Monday, March 03, 2008

The Roomatizz And How To Get It, or: One Thousand Unnatural Shocks

It was sort of surreal being in the front row at a Chris Rock show.

More so than being at a concert because watching one person onstage talking feels much more intimate. There feels like a lot of eye contact going on even when it isn’t and, at the very least, you know your reactions are on display much more than if you were in the balcony.

Thank goodness audience banter isn’t a part of Rock’s act or I surely would have been made sport of.

I attract them like a magnet.

There was a pre-Tonight Show Jay Leno tripping me up about my gas station job, and Richard Belzer razzing me about the pen in my shirt pocket (“Big date tonight, thought you’d dress up?”)

They would always assiduously avoid taking on the wife at these shows, however. Frankly, I don’t blame them. You don’t want to engage her in a battle of wits if you can help it.

So they would light upon me, an obvious punk that you could push around.

But the wheel will turn, gentlemen, it shall turn. The great mandala of the universe will revolve and my revenge will be sweet as you cower in the face of my witty and truculent barbs.

And all things, indeed, do turn.

Before the show we ate at a lovely little Italian restaurant that served marvelous food at reasonable prices. They were geared to the theater crowd and, as such, the clientele tended to be on the older side.

Even the few younger people there sounded old, going on about one of the latest American Idol contestants. “You really want him to be part of your world!” one exclaimed with enthusiasm.

I made a mental note to steer clear of her world, if at all possible.

Still, when I find myself in the midst of older, middle-aged crowds, I have to remind myself that I’m with my peer group or close to it. It makes me feel very unsettled.

When we were kids, we’d make fun of the way the older folks would go on about their aches and pains and talk about how they knew a storm was coming because their "roomatizz" was acting up. All that complaining all the time! It was easy to mock them because we didn’t live in that place. That was where the old people lived and we were never going to go there.

All those immortal days, I can feel them still. Slipping like golden sap through the autumn gloaming.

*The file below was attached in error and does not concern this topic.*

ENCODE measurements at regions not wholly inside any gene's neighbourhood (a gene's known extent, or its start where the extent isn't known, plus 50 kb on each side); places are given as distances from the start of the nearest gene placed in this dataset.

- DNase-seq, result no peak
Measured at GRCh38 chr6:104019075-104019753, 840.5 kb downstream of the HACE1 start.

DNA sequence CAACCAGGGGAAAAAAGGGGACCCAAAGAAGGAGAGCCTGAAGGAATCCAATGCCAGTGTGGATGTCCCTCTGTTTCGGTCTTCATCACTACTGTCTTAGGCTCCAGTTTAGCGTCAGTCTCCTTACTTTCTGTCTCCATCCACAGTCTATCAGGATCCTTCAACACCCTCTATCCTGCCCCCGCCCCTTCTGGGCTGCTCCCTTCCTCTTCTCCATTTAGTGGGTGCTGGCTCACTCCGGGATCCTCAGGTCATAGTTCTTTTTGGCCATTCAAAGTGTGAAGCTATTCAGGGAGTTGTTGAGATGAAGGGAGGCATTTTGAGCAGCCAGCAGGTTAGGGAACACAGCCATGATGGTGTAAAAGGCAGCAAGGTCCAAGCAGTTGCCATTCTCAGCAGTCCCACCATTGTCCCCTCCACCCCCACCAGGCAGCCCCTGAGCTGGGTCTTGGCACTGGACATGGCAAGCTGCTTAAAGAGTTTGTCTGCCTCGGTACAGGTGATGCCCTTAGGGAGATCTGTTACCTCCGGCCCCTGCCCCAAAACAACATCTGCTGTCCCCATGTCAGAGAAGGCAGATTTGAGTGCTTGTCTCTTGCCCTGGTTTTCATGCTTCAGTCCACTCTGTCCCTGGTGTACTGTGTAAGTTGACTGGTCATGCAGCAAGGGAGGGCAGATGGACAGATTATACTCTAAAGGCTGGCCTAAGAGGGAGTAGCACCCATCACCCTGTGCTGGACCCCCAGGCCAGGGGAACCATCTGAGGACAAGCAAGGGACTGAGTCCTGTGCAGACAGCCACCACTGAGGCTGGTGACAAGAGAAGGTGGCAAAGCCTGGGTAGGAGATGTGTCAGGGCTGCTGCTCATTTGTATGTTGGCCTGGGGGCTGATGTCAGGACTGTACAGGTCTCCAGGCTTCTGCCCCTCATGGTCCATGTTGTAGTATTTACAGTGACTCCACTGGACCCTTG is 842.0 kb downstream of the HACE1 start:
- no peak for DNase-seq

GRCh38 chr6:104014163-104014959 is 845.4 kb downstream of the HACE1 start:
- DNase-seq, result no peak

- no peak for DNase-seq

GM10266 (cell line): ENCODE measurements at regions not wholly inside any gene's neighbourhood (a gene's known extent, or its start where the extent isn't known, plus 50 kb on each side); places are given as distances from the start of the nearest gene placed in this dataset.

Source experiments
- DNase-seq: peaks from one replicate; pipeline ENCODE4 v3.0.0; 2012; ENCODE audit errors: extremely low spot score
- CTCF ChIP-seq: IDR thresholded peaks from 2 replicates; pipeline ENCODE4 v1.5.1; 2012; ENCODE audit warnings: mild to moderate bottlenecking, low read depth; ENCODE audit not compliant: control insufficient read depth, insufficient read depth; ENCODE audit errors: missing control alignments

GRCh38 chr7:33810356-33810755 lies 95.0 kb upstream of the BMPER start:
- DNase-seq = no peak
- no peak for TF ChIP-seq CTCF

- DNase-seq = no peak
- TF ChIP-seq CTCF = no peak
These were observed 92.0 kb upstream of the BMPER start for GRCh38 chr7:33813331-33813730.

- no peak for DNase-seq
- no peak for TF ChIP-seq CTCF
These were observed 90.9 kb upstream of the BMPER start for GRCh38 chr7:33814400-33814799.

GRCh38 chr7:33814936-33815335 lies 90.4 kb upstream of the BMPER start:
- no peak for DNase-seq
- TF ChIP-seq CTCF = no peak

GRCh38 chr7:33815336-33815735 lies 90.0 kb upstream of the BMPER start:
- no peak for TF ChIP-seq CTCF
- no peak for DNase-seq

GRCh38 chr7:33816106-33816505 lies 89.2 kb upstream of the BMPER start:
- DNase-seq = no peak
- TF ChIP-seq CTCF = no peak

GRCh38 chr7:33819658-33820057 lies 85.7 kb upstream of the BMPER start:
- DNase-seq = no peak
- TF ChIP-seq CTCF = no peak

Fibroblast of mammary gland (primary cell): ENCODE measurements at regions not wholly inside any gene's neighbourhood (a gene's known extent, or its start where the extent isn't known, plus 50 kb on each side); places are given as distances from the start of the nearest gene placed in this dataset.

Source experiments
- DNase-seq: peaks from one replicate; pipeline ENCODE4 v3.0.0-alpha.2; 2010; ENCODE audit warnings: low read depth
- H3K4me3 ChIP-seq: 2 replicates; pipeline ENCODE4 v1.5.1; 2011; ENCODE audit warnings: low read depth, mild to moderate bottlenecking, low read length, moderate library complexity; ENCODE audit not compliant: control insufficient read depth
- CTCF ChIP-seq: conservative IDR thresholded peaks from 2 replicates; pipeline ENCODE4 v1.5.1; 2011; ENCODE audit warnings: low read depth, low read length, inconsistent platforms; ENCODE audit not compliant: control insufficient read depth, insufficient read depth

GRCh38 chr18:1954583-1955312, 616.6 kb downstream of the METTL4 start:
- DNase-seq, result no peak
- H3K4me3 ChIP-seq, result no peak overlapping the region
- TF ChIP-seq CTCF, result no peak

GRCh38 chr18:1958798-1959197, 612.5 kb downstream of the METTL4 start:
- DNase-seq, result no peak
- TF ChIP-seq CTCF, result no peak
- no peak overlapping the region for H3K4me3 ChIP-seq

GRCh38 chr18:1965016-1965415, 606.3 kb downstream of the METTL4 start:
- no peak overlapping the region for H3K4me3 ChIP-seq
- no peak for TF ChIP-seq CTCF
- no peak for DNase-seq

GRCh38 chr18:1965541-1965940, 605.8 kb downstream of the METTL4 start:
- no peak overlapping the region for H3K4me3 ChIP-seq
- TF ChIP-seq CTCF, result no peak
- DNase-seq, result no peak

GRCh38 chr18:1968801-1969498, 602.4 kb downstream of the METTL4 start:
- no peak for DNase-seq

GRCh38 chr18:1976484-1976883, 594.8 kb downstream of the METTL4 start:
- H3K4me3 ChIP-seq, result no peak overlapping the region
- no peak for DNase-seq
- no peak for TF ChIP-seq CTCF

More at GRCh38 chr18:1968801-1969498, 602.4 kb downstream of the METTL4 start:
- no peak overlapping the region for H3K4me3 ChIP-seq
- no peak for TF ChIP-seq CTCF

There is no staying The Roomatizz, though, that whole package of human weakness and infirmity that is our mortal birthright. It will find you and break you down until the kids start to laugh at you.

Which is only fair. Their turn will come.

And now The Roomatizz is here for me, at last.

After feeling for years that I could never really feel comfortable anymore, this eventually escalated into chronic pain and discomfort that I recently decided I could no longer live with.

The diagnosis seems to be Osteoarthritis (blood work having ruled out the Rheumatoid variety) for which we’re taking an anti-inflammatory and a twice-daily regimen of Tylenol.

It’s managed to take the edge off but it’s still not as controlled as I’d like, especially one hip which doesn’t seem to be responding as well as I’d hoped.

Still there is some relief, which I am grateful for.

I think it was Gertrude Stein who pointed out that human beings understand intellectually that they must eventually disappear to make room for the new people who will appear to replace them, but that emotionally we feel as if the world began when we began. All that stuff they say happened before we got here can’t really have happened, can it?

Because then we’d merely be another tick on a calendar that started long before we did and which will no doubt continue long after we’ve gone.

How can that be true?

As I scan the restaurant it starts to sink in that, at some point, I’m going to get escorted down some corridor to oblivion.

Who knew The Roomatizz was real?

Who knew the world was?


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